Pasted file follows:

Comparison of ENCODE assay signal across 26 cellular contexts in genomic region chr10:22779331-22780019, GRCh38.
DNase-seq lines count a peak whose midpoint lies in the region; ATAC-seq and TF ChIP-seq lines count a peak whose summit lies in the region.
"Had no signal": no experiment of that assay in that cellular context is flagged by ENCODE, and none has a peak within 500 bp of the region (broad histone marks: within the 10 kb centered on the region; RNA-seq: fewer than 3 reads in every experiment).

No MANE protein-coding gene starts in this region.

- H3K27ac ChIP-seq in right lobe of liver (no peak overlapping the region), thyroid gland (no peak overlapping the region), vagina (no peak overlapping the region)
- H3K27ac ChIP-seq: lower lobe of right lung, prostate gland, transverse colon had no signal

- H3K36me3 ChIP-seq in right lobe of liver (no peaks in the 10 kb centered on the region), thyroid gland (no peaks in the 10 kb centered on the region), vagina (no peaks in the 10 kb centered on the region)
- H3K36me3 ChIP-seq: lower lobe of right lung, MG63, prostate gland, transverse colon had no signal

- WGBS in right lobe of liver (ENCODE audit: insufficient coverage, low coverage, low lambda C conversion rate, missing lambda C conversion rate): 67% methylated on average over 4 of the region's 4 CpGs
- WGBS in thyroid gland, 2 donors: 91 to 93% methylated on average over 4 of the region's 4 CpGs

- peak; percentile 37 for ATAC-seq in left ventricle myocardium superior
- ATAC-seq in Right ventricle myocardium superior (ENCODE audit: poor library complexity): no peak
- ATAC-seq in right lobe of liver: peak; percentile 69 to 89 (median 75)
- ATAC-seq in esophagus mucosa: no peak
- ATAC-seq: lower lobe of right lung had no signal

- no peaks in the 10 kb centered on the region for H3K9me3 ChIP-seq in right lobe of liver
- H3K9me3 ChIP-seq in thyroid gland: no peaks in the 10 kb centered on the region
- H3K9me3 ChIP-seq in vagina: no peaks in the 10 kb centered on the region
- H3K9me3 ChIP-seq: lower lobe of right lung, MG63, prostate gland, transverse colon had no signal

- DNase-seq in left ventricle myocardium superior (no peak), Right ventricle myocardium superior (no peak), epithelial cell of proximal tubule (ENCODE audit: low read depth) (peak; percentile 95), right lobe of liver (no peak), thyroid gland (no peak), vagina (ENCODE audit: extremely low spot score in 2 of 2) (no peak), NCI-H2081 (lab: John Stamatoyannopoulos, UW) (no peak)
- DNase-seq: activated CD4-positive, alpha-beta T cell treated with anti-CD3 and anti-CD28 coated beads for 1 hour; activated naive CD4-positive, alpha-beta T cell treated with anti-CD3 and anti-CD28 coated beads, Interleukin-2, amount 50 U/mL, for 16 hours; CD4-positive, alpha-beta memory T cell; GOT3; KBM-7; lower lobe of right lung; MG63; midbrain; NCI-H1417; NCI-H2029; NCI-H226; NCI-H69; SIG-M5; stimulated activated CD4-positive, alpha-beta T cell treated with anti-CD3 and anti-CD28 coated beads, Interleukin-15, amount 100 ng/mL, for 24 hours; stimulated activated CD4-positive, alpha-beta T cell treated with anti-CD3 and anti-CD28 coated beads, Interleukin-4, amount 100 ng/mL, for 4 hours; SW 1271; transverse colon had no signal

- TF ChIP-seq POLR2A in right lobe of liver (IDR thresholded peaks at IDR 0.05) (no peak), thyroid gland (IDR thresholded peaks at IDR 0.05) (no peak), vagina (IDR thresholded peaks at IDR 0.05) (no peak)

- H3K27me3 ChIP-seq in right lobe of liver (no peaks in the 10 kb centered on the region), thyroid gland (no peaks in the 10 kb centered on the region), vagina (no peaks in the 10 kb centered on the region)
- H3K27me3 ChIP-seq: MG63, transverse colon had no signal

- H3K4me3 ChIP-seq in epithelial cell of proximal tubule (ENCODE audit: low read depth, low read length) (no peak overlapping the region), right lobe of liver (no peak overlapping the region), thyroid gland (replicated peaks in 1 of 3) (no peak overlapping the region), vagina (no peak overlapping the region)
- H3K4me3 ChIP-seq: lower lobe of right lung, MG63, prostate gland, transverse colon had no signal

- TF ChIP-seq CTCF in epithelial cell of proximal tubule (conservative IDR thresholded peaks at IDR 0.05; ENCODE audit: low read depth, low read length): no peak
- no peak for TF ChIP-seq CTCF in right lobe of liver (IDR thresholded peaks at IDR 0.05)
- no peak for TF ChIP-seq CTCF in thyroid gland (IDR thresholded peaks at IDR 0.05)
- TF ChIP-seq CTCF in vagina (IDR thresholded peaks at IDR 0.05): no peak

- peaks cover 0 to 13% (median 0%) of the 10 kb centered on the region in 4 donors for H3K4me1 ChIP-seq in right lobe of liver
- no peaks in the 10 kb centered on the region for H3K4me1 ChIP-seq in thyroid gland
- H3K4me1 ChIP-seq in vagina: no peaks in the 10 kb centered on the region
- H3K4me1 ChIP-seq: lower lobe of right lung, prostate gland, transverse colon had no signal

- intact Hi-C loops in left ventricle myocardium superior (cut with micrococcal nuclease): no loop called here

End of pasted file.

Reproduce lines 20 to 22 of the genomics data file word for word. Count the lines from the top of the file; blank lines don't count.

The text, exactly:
- DNase-seq in left ventricle myocardium superior (no peak), Right ventricle myocardium superior (no peak), epithelial cell of proximal tubule (ENCODE audit: low read depth) (peak; percentile 95), right lobe of liver (no peak), thyroid gland (no peak), vagina (ENCODE audit: extremely low spot score in 2 of 2) (no peak), NCI-H2081 (lab: John Stamatoyannopoulos, UW) (no peak)
- DNase-seq: activated CD4-positive, alpha-beta T cell treated with anti-CD3 and anti-CD28 coated beads for 1 hour; activated naive CD4-positive, alpha-beta T cell treated with anti-CD3 and anti-CD28 coated beads, Interleukin-2, amount 50 U/mL, for 16 hours; CD4-positive, alpha-beta memory T cell; GOT3; KBM-7; lower lobe of right lung; MG63; midbrain; NCI-H1417; NCI-H2029; NCI-H226; NCI-H69; SIG-M5; stimulated activated CD4-positive, alpha-beta T cell treated with anti-CD3 and anti-CD28 coated beads, Interleukin-15, amount 100 ng/mL, for 24 hours; stimulated activated CD4-positive, alpha-beta T cell treated with anti-CD3 and anti-CD28 coated beads, Interleukin-4, amount 100 ng/mL, for 4 hours; SW 1271; transverse colon had no signal

- TF ChIP-seq POLR2A in right lobe of liver (IDR thresholded peaks at IDR 0.05) (no peak), thyroid gland (IDR thresholded peaks at IDR 0.05) (no peak), vagina (IDR thresholded peaks at IDR 0.05) (no peak)